The first pair of Sweet-Orr’s overalls were made in Wappingers Falls, New York, 1871. These off the shelf garments were the dream of founder James Orr (or “Uncle Jim”).

“Uncle Jim” had spent time panning for gold during the California Gold Rush and returned from the West Coast with a bold idea. To create America’s first quality off-the-shelf workwear items. At the tender age of 50 years old the serial, unsuccessful, entrepreneur decided this was a dream worth pursuing.

As a persuasive salesman, Orr convinced his nephews Clayton and Clinton Sweet to buy into his dream of making superior workwear.At first, no one was quite sure what to make of the overalls. But with workers producing these garments at a rapid rate “Uncle Jim” had 900 pairs of overalls without a single buyer.

Sweet-Orr Founder James A Orr
James A. Orr
Sweet-Orr Founder Clayton E Sweet
Clayton E. Sweet
Sweet-Orr Founder Clinton W Sweet
Clinton W. Sweet

After a quick talking to from the nephews, “Uncle Jim” packed them into a carpet case and headed off into the world to sell them. He returned to the workshop in a matter of days without overalls and orders for 3000 more. Within a few years of hard work, creative advertising, and innovative workwear developments, Uncle Jim had elevated the small company into the quintessential American success story.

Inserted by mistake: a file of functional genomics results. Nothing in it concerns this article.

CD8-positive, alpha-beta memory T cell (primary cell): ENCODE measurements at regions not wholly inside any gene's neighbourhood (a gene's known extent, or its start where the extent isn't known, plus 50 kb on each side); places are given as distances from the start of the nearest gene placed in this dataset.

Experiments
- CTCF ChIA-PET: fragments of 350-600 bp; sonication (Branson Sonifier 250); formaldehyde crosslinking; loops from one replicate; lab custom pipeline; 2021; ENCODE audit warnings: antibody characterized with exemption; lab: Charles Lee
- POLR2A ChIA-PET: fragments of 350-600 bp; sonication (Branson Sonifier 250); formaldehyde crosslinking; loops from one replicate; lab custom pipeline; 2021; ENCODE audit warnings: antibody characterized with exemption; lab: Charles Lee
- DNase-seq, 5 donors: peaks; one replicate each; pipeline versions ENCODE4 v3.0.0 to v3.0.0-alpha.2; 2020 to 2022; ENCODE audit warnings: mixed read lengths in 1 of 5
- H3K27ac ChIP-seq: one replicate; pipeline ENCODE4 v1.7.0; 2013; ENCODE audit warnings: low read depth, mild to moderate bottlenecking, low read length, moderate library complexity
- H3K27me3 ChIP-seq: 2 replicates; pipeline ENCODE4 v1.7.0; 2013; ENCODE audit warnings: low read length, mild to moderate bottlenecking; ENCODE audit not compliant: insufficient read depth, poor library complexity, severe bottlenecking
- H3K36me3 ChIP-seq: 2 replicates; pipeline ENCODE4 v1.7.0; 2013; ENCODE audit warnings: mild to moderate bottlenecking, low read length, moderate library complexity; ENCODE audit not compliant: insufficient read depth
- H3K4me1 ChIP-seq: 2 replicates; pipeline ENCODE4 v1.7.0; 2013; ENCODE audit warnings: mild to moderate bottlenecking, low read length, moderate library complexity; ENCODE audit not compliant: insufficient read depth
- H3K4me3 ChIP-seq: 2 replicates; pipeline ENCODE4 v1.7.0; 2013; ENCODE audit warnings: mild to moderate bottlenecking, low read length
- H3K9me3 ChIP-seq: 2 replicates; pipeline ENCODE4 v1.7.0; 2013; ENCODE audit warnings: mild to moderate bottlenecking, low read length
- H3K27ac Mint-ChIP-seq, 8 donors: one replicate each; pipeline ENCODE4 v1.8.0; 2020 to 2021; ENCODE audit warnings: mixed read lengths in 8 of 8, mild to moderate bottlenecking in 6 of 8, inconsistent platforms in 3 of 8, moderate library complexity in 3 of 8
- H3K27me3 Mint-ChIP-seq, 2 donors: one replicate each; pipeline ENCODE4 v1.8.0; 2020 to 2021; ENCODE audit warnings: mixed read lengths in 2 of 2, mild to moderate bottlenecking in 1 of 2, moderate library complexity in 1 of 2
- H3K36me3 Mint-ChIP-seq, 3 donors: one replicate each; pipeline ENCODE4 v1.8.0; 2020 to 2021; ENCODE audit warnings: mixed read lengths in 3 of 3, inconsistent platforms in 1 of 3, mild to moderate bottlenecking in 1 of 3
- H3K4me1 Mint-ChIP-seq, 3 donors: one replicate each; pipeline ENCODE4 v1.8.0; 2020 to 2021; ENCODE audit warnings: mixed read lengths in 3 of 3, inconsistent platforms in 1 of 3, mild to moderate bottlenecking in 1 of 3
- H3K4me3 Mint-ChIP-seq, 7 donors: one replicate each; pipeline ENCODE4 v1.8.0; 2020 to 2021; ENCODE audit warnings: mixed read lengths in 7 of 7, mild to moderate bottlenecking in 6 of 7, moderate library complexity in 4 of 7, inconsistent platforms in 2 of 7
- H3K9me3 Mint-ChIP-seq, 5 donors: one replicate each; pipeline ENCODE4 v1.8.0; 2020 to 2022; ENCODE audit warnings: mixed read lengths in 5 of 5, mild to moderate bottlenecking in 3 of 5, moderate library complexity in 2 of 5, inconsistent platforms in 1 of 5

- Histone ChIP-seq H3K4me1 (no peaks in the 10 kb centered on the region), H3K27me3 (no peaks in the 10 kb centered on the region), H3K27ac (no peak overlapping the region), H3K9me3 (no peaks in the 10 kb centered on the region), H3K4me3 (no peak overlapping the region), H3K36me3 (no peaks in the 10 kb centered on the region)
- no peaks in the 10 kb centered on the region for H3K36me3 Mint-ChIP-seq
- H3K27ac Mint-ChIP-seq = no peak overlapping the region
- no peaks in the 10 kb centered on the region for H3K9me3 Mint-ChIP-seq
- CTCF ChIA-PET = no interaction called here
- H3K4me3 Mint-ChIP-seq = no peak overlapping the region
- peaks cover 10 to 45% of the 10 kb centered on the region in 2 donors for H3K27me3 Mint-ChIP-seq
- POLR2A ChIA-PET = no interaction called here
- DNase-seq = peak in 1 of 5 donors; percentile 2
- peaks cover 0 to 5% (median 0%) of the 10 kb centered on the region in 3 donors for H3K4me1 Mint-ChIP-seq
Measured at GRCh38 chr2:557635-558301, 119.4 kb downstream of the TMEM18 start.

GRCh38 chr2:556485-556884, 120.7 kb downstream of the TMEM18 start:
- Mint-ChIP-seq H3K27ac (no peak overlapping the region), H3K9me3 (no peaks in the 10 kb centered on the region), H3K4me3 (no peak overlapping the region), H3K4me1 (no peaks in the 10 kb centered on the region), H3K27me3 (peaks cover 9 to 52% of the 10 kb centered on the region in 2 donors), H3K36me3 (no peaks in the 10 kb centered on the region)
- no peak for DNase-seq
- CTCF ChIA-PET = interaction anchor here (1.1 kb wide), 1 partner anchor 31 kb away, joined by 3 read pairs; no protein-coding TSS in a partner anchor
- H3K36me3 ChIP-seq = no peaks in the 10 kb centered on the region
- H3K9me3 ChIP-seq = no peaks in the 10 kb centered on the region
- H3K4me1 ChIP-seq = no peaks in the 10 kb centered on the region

Sweet-Orr Factory

Sweet-Orr Factory 1871 – Wappinger Falls, New York, United States

Sweet-Orr Tug of War

Sweet-Orrs logo is iconic and forms a part of the brand’s innovative identity. In 1880s Sweet-Orr salespersons needed an inventive way of promoting their wears. They issued the challenge that six men taking part in a tug of war could not pull them apart. This unique marketing demonstration is now forever captured in the brand’s logo.

Also, creating the timeless iconic Ace of Spades range. The brand become a part of American life in the early part of the 20th century and eventually its ambitions grew. Traveling the world to every corner of the globe. Settling down wherever superior workwear was needed.